"I already spoke to Grissom and Ecklie. I can't bear to talk to others." She searched for my eyes behind the glasses and I noticed how hers grew sad. "I had to tell you, obviously. It wouldn't have been fair otherwise."

"No it wouldn't have been." It still wasn't, even though she told me.

"I hope you understand," her voice struggled to remain calm and all I could think about was how I couldn't believe we were having that conversation, like that, in the goddamn parking lot, in the middle of my shift, in the middle of a shitty day I was having for which I foolishly thought it had gotten better when I saw her standing there. And I was so wrong; I soon felt completely lost, and then I felt my jaw clench angrily at the news and the way she delivered them to me. "I love my job," she continued, "I love this place. These people. I love…"

Me. Say you love me, I begged for it silently. She didn't say it; she trailed off, swallowing the lump in her throat, looking away so I wouldn't – god forbid – notice tears welling up in her eyes.

"I just can't deal with any of it anymore. Not after what happened. I don't want to be weak, I don't want to flinch at every shadow or think whom I may have pissed off by doing whatever random thing I'd be doing. It's not worth it."

"How about me," I finally dared to speak, "Am I worth it?"

Her eyes grew so big, "God, yes!" She took a step towards me and then drew back, remembering where we were standing. "Just-"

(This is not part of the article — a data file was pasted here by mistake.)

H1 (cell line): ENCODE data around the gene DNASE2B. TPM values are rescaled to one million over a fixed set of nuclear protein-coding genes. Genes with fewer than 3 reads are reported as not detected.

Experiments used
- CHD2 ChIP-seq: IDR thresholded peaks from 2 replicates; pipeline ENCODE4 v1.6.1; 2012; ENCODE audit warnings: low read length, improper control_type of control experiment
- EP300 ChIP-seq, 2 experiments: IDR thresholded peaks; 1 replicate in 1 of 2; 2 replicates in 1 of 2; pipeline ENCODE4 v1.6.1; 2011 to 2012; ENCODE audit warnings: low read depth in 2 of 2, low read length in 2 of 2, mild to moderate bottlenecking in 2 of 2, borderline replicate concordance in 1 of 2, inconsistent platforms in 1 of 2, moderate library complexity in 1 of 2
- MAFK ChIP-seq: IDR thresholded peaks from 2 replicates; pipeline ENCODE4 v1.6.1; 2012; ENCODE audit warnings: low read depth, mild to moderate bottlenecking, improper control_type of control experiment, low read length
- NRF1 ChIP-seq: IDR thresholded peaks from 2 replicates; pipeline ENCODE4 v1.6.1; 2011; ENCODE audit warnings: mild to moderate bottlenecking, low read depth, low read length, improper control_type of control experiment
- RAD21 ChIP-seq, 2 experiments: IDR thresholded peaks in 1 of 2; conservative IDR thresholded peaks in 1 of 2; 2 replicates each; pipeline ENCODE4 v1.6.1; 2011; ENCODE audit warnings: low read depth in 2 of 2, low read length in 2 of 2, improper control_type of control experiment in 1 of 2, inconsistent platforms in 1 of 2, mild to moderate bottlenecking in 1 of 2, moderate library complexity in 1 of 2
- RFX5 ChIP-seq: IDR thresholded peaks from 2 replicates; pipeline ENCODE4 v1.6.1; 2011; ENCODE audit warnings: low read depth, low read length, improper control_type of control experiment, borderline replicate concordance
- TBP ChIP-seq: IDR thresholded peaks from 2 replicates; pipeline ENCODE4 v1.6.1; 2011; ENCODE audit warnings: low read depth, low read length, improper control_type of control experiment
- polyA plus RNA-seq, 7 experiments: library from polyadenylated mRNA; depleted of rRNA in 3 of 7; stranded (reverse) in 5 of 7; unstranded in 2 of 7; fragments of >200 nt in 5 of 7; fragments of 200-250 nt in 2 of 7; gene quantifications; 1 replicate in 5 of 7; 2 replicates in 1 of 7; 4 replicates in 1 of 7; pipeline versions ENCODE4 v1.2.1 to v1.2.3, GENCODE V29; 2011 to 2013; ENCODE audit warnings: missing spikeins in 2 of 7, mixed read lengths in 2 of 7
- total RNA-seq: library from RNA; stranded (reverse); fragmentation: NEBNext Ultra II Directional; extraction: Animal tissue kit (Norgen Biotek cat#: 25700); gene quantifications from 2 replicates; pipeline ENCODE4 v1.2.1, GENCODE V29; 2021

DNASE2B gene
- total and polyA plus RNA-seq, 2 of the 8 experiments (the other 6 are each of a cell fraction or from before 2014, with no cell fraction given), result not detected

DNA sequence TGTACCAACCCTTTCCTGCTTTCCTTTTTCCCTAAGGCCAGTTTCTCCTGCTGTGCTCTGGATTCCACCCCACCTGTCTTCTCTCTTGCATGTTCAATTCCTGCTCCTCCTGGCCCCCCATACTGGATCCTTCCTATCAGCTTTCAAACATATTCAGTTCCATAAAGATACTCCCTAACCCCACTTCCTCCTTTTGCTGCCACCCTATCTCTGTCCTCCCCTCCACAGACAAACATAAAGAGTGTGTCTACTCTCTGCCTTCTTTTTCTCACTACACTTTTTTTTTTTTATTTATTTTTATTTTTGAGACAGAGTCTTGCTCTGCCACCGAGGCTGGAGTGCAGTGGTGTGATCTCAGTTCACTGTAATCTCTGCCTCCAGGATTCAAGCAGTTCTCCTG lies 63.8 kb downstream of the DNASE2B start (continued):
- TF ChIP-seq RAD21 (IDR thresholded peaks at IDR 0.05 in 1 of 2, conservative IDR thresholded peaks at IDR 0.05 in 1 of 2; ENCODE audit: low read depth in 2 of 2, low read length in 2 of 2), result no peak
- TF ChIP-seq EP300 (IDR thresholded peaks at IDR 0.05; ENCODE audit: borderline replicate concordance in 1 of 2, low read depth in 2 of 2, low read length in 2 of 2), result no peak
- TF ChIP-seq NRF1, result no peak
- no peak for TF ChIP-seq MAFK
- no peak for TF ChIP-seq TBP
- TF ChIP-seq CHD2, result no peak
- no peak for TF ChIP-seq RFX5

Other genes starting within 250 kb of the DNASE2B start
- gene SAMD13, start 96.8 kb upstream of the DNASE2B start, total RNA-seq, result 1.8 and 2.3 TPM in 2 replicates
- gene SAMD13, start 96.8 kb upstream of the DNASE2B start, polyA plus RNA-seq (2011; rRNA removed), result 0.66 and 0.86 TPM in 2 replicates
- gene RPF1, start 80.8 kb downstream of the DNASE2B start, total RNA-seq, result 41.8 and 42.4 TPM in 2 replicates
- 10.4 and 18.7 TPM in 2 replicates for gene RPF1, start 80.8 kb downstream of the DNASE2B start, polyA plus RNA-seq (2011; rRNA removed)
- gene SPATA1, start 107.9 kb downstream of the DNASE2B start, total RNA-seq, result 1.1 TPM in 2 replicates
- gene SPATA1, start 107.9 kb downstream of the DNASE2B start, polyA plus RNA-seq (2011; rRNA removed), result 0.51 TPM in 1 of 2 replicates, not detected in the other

I shook my head. "Forget it," the smile I gave was the strongest defense I could muster at that moment. "It's not like it lasted long enough to be remembered."

"Sofia, don't-"

"Please," my reply came in a mock tone, something I endlessly regretted since the moment I uttered it.

"I don't want us to part like this."

I never thought I'd feel so selfish. "I don't want us to part, period," I said, and it sounded like I was accusing her.

She stood quiet before me for a moment and then decided to break the short distance we had between us. Her arms reached for me and then I was clutching at her in a desperate embrace, hugging her so close like I have never hugged her before, completely uncaring that, maybe, I was hurting her.

"Please, don't make this harder than it already is," she whispered several times into my hair and every time she said it I held her tighter.

When it ended – and it seemed to have lasted a lifetime – she moved away, but only as much as I allowed her, and after she reached and pulled my glasses up from my face she saw how, unlike her, I already lost my battle with tears.

It was late afternoon; the sun was on its way to set and I remember how her hair glowed in reddish tones against it. One button on her shirt was loose and ready to fall off its thread. She wore that necklace she once bought at the flea market with a dauphin pendant hanging from it. The scent of her perfume was slowly wearing off and it was like something that a breeze would bring in, only for a second, before it disappeared. Her hands rested on my hips, her eyes so endlessly deep watched as tears stained my cheeks.

"I'll call you when I get there," she said, wherever there was supposed to be.

That was the last thing she said, last time she looked at me. It was the last time I had her so close, able to still call her mine. I remember every detail of it and I so desperately wish I didn't.

The End